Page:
When using ABAC, a dialogue needs to be established between the end-
   user and the RS.  Such dialogue needs to be supported using a port
   able to support a User Interface (UI).  The address of this port
   SHALL be published by the RS and made available using the RS
   Discovery API.  It SHALL be a URL hosted by the RS.

   When initiating the dialogue on the UI port of the RS, the client
   communicates to the RS which AS has been selected by the end-user.

   The RS indicates to the end-user which attribute types and
   optionally attribute values should be present in an access token
   issued by that AS.

   Before making a call to that AS, the end-user may wish to be
   informed of the treatments or usages that will be done by the RS
   with each requested attribute type, including a possible disclosure
   to other third parties.  Such information is usually present in a
   User Notice.  A simple click or a selection of an attribute type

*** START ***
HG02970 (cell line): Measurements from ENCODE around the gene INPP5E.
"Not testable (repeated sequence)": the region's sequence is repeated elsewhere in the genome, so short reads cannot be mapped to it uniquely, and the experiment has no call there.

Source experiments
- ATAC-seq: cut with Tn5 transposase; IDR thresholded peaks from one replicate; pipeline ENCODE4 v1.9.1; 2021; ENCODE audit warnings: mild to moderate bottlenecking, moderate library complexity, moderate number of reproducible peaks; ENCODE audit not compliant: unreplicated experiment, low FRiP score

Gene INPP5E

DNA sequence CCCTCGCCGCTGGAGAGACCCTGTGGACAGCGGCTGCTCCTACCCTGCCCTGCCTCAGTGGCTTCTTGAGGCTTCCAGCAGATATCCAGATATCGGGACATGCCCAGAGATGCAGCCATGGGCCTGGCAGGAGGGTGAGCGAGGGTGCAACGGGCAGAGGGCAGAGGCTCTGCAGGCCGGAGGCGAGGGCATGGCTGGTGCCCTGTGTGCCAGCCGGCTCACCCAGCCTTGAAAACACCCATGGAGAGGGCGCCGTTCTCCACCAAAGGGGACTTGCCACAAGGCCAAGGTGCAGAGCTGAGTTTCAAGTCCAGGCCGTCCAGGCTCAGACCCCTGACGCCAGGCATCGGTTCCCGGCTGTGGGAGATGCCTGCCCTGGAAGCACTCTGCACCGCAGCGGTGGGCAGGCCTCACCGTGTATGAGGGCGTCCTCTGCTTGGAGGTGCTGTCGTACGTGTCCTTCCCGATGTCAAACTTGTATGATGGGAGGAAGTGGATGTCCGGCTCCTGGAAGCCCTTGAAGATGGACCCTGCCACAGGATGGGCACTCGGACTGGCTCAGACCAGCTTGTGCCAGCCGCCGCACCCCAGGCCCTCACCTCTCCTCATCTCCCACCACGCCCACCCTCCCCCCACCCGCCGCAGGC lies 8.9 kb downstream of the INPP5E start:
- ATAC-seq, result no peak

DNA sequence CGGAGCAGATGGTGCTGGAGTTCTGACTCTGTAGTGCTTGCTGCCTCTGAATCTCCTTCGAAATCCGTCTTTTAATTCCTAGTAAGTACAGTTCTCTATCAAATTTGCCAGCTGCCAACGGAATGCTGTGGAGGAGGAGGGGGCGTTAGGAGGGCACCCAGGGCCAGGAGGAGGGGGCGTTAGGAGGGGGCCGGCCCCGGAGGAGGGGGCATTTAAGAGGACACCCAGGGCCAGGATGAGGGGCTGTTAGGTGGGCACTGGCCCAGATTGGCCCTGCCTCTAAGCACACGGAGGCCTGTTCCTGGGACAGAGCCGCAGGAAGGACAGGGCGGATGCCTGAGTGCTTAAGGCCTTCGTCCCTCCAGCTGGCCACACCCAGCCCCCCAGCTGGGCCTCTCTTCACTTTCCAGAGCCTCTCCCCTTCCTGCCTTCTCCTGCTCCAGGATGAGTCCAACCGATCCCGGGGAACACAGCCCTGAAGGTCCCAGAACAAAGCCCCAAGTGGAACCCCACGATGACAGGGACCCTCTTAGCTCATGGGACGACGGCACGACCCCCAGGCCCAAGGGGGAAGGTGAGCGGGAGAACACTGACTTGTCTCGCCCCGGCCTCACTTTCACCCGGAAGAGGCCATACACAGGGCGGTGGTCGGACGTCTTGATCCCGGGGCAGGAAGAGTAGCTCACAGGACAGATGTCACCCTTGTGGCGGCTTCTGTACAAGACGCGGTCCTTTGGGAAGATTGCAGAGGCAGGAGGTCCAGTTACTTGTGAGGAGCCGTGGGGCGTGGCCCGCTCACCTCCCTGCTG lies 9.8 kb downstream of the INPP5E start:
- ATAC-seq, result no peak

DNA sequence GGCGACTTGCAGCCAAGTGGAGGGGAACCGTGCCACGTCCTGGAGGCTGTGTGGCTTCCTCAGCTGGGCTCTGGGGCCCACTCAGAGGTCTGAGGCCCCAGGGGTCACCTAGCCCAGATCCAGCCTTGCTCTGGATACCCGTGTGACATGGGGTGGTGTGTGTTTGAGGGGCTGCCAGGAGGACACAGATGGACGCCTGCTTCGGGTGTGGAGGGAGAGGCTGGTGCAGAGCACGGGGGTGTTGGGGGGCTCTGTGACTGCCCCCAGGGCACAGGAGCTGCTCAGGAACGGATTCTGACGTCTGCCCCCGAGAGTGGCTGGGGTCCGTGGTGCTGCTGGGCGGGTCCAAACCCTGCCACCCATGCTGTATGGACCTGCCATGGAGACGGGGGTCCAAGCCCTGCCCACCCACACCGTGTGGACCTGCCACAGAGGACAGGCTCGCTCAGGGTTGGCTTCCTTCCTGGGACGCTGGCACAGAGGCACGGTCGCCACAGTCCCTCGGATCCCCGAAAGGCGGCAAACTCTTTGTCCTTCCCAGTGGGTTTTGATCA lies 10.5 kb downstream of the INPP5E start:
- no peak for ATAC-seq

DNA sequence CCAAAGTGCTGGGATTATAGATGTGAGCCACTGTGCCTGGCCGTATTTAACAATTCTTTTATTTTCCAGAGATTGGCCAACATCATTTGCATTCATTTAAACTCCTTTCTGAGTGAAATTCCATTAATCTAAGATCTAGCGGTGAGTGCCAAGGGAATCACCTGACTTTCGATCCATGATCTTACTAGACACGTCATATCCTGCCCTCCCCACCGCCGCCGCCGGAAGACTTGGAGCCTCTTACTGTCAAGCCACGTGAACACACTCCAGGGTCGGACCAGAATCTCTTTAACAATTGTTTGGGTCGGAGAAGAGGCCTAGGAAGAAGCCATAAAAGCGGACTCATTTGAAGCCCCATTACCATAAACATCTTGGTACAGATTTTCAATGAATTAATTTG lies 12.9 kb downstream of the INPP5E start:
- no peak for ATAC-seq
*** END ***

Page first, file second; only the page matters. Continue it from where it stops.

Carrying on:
should be sufficient to disclose the terms of this User Notice.

   The UI SHALL clearly ask the end-user whether it accepts to request
   these attribute types and SHALL require an action or a gesture from
   the end-user to indicate its acceptance.

   At this point of time, the choice made by the end-user SHOULD be
    memorized by the RS and also by the client.

   The memorization done by the RS is not for technical reasons, but
   to comply with some laws or regulations.




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   As an example, the General Data Protection Regulation [GDPR] from
   the EU indicates in Article 7(1) :

       "Where processing is based on consent, the controller SHALL
        be able to demonstrate that the data subject has consented
        to processing of his or her personal data. "

   The memorization done by the client is for technical reasons: the
   client SHALL use the choice made by the end-user to request an
   access token to the AS that SHOULD include the attribute types
   selected by the end-user.

   A markup language such as XML needs to be used in order to delineate
   the meaning of each field and its value, when present.

   Note: when the RS supports CBAC for a protected resource, no
         dialogue is needed between the end-user and the RS.


2.5.2.3.  The access token request

   The client knows whether the access token will be used for a short-
   term RS user account or a long-term RS user account.

   If a long-term user account is being used, the client SHOULD already
   know the privacy preference of the user since they have been chosen